“In order to solve this problem of mass addiction, this requires a fundamental restructuring of our society in many ways, that’s (Alexander’s) argument.”
Stop stigmatizing, criminalizing people
Two things must change in order to access the myriad of needs already discussed, according to the Toronto Overdose Prevention Society.
That group says the stigma against and criminalization of people who use drugs are impeding the public health response.
Bonn sees it happening in Halifax.
“In Nova Scotia, and I think in Atlantic Canada period, there’s a lot of stigma around substance users, and generally we’ve been underserved as a part of Canada.
“We don’t have a lot of resources, we don’t have a lot of the best harm reduction practices that have been going on out west for over 10 years in Alberta and Ontario, and I think it’s due to the stigma, due to the government.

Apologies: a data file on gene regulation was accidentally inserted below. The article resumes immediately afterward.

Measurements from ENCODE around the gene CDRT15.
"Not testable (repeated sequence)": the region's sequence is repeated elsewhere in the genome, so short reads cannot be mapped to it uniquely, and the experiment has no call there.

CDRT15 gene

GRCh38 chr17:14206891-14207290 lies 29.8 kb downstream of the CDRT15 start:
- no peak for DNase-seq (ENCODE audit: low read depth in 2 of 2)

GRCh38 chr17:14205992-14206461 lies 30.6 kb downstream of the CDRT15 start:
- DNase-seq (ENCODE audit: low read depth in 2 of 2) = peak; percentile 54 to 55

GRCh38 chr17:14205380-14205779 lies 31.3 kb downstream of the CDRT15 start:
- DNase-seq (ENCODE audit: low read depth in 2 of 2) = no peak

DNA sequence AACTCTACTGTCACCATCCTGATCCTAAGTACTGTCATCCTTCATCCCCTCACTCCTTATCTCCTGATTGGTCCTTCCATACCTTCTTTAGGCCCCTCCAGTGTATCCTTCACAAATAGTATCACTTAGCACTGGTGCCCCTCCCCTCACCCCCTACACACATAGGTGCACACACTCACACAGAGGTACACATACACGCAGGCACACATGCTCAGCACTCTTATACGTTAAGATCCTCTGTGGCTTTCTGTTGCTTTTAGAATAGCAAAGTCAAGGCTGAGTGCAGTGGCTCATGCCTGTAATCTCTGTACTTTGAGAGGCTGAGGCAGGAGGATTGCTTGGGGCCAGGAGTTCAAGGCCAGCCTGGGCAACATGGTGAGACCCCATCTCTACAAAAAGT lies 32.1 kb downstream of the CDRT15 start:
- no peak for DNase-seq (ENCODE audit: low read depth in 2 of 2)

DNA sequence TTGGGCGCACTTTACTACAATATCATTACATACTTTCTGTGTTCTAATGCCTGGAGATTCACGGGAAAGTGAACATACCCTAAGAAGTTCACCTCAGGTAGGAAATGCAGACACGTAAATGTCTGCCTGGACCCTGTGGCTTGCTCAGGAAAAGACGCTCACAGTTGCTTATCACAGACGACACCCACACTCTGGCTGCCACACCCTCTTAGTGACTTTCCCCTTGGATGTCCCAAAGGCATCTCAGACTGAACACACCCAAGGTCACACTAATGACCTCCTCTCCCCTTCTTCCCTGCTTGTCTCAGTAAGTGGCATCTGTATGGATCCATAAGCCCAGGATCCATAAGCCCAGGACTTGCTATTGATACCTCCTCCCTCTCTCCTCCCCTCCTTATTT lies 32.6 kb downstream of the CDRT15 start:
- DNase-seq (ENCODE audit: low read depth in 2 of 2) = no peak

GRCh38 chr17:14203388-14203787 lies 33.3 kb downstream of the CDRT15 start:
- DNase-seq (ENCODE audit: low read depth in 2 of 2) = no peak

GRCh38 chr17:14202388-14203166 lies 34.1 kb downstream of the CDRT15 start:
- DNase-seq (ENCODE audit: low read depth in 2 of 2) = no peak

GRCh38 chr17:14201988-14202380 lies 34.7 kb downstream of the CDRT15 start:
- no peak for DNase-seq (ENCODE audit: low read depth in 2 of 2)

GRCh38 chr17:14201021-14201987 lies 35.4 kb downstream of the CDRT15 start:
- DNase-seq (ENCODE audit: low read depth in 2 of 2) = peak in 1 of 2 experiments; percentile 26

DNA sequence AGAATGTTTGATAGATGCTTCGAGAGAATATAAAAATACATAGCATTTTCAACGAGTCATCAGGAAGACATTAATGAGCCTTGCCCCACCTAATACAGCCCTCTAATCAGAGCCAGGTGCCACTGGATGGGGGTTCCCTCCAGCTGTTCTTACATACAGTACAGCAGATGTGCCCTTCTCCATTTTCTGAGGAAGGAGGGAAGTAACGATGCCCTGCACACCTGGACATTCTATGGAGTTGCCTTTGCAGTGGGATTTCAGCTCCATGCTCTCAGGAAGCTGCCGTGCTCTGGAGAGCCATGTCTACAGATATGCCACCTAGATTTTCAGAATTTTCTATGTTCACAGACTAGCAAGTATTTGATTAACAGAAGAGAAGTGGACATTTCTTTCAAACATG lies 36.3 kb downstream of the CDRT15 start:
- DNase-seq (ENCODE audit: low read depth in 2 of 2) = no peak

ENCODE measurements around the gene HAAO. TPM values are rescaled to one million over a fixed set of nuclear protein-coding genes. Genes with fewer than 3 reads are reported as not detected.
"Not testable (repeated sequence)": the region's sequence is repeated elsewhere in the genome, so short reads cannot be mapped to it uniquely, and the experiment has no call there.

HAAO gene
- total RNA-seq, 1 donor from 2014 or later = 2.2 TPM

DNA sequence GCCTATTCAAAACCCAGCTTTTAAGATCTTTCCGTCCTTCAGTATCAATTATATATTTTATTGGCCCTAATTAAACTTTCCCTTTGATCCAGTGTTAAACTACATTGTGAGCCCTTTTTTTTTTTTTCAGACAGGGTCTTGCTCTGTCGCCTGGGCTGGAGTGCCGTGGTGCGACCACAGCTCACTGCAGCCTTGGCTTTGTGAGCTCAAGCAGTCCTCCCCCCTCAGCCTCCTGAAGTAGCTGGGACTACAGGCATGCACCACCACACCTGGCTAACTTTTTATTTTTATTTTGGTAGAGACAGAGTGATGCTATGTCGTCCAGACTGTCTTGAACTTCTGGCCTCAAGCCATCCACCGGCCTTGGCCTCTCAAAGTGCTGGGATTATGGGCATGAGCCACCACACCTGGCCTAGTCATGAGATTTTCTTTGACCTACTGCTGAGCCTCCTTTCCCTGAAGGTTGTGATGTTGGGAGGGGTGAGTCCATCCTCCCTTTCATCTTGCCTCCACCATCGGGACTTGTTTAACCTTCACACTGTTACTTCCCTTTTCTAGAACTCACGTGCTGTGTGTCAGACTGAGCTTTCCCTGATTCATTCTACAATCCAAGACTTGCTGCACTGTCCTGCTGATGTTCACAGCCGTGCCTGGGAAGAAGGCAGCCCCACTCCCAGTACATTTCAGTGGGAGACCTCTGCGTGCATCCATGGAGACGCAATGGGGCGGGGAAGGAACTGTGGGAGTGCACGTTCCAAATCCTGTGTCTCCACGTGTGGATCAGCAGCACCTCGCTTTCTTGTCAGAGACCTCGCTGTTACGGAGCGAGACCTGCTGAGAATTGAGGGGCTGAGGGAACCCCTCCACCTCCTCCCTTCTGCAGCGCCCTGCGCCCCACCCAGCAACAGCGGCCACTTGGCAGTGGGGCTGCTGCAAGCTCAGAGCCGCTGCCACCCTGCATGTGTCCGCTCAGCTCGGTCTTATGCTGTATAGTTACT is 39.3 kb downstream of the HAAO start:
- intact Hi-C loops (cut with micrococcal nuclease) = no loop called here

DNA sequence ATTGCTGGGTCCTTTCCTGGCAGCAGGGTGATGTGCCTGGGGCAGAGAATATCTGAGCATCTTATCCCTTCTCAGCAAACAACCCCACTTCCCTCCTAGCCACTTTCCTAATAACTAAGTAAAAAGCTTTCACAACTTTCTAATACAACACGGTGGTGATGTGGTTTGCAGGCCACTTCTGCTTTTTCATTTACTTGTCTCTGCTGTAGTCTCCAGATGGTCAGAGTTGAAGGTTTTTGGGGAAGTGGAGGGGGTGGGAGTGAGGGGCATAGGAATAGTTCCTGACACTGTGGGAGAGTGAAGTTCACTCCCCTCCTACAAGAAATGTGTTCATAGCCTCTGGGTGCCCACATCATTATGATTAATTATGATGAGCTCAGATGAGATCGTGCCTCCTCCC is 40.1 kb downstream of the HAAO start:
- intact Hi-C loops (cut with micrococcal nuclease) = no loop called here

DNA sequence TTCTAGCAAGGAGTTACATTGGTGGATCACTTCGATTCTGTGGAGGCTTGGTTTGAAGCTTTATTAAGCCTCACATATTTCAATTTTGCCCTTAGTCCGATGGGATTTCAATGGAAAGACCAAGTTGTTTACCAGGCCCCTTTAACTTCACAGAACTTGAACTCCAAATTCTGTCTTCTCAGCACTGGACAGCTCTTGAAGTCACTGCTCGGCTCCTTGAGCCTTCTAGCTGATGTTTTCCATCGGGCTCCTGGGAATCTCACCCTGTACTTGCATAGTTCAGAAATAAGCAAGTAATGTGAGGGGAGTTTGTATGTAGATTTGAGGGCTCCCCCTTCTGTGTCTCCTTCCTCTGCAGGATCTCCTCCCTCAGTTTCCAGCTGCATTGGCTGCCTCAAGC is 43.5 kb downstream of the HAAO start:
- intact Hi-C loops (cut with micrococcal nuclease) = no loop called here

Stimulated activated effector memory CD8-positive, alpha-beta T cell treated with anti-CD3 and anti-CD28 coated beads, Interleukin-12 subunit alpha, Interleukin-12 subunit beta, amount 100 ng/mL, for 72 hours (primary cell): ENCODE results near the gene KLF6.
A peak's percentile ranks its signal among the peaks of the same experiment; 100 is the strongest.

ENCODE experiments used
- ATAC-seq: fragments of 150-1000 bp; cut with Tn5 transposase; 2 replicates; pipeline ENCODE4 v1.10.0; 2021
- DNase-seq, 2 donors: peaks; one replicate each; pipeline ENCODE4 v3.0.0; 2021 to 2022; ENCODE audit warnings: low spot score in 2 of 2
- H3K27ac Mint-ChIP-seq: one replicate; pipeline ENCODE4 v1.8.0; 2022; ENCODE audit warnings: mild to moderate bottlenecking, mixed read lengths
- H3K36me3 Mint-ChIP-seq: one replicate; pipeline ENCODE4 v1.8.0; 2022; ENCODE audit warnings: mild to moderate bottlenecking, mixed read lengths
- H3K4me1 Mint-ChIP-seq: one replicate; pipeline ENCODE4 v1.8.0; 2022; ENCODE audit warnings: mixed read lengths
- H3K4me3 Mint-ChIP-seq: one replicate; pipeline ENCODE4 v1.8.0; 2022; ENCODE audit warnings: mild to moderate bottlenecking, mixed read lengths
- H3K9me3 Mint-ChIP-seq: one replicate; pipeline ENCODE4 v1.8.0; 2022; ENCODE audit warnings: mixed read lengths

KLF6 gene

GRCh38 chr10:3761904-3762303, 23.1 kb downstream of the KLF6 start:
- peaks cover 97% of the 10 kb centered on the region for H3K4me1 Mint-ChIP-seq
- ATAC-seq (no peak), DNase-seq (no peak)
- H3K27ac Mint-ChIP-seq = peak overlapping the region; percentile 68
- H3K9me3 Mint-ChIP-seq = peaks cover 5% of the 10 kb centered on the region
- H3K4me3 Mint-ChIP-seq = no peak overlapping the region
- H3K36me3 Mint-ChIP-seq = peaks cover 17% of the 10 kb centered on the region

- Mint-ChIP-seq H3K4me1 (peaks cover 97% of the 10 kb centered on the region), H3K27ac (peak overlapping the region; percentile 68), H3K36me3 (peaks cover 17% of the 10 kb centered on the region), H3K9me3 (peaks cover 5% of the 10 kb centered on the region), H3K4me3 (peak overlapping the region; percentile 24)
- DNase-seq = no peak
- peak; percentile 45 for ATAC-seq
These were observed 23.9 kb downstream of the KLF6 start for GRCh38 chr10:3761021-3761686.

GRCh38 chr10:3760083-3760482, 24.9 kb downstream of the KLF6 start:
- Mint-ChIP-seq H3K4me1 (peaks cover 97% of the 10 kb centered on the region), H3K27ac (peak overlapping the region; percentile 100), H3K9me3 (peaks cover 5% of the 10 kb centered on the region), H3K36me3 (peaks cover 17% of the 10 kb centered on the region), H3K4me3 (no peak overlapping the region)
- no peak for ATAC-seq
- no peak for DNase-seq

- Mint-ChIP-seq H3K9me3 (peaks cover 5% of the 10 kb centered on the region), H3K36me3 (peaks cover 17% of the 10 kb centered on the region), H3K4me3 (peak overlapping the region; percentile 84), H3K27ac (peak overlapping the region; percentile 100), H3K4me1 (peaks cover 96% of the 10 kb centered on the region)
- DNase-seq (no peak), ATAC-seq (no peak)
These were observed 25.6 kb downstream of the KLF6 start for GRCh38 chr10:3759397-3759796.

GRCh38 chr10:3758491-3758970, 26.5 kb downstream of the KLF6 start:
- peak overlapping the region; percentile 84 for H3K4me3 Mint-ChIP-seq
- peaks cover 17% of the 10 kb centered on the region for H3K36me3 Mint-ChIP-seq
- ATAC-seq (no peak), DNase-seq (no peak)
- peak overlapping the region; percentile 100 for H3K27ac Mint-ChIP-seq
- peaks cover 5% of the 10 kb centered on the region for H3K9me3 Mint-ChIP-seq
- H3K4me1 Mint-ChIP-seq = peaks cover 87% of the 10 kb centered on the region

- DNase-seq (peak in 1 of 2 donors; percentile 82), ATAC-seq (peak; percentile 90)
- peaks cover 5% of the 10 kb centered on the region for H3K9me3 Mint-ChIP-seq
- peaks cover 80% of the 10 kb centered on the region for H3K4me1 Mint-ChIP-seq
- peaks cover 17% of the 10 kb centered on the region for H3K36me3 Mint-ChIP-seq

“And we do deal with different – we have a different environment here than out west, and thank God for that, but we still see a lot of people overdosing, contracting HIV, hepatitis C, and we just don’t have the resources to deal with it, or the services.”
DECRIMINALIZATION AS A SOLUTION
Could it work?
Scott Bernstein, director of policy with the Canadian Drug Policy Coalition, says he is aware of jurisdictions such as the one in Portugal which have decriminalized opioid use, but says he doesn’t expect to see an exact replica unveiled in Canada anytime soon.
“Ultimately, we’re choosing to address the problem not through a health-based angle but rather a criminal justice one,” he said, adding that when we criminalize people for using drugs or selling small amounts to fund their own addiction in Canada, barriers to help are created.
However, rather than replicate what Portugal is doing, Bernstein suggests Canada is better off to review their model and learn from it.